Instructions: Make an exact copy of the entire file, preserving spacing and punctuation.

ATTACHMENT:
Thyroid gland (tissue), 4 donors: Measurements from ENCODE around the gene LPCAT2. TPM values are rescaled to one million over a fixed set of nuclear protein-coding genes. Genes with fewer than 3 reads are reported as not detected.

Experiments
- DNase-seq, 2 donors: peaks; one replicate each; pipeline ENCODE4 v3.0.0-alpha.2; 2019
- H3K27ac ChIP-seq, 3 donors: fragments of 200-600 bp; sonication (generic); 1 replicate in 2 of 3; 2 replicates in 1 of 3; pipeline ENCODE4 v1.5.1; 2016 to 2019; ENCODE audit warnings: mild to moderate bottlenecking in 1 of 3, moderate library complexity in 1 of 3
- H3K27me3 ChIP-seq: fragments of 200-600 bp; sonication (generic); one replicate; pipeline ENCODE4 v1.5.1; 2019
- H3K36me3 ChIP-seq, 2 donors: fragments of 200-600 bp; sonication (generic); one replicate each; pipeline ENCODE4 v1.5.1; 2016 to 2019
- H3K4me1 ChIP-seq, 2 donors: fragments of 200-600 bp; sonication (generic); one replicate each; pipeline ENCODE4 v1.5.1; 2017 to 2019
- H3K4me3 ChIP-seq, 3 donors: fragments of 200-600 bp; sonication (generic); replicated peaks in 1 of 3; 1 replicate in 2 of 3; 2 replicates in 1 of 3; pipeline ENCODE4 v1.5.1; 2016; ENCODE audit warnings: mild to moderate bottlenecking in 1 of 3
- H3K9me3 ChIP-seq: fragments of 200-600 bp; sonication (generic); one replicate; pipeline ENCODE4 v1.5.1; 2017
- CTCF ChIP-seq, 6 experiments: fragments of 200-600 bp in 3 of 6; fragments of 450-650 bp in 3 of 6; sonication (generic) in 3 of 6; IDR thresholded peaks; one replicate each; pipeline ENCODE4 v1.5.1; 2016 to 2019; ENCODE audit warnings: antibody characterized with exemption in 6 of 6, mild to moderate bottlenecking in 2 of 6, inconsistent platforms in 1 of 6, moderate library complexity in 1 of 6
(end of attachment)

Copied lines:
Thyroid gland (tissue), 4 donors: Measurements from ENCODE around the gene LPCAT2. TPM values are rescaled to one million over a fixed set of nuclear protein-coding genes. Genes with fewer than 3 reads are reported as not detected.

Experiments
- DNase-seq, 2 donors: peaks; one replicate each; pipeline ENCODE4 v3.0.0-alpha.2; 2019
- H3K27ac ChIP-seq, 3 donors: fragments of 200-600 bp; sonication (generic); 1 replicate in 2 of 3; 2 replicates in 1 of 3; pipeline ENCODE4 v1.5.1; 2016 to 2019; ENCODE audit warnings: mild to moderate bottlenecking in 1 of 3, moderate library complexity in 1 of 3
- H3K27me3 ChIP-seq: fragments of 200-600 bp; sonication (generic); one replicate; pipeline ENCODE4 v1.5.1; 2019
- H3K36me3 ChIP-seq, 2 donors: fragments of 200-600 bp; sonication (generic); one replicate each; pipeline ENCODE4 v1.5.1; 2016 to 2019
- H3K4me1 ChIP-seq, 2 donors: fragments of 200-600 bp; sonication (generic); one replicate each; pipeline ENCODE4 v1.5.1; 2017 to 2019
- H3K4me3 ChIP-seq, 3 donors: fragments of 200-600 bp; sonication (generic); replicated peaks in 1 of 3; 1 replicate in 2 of 3; 2 replicates in 1 of 3; pipeline ENCODE4 v1.5.1; 2016; ENCODE audit warnings: mild to moderate bottlenecking in 1 of 3
- H3K9me3 ChIP-seq: fragments of 200-600 bp; sonication (generic); one replicate; pipeline ENCODE4 v1.5.1; 2017
- CTCF ChIP-seq, 6 experiments: fragments of 200-600 bp in 3 of 6; fragments of 450-650 bp in 3 of 6; sonication (generic) in 3 of 6; IDR thresholded peaks; one replicate each; pipeline ENCODE4 v1.5.1; 2016 to 2019; ENCODE audit warnings: antibody characterized with exemption in 6 of 6, mild to moderate bottlenecking in 2 of 6, inconsistent platforms in 1 of 6, moderate library complexity in 1 of 6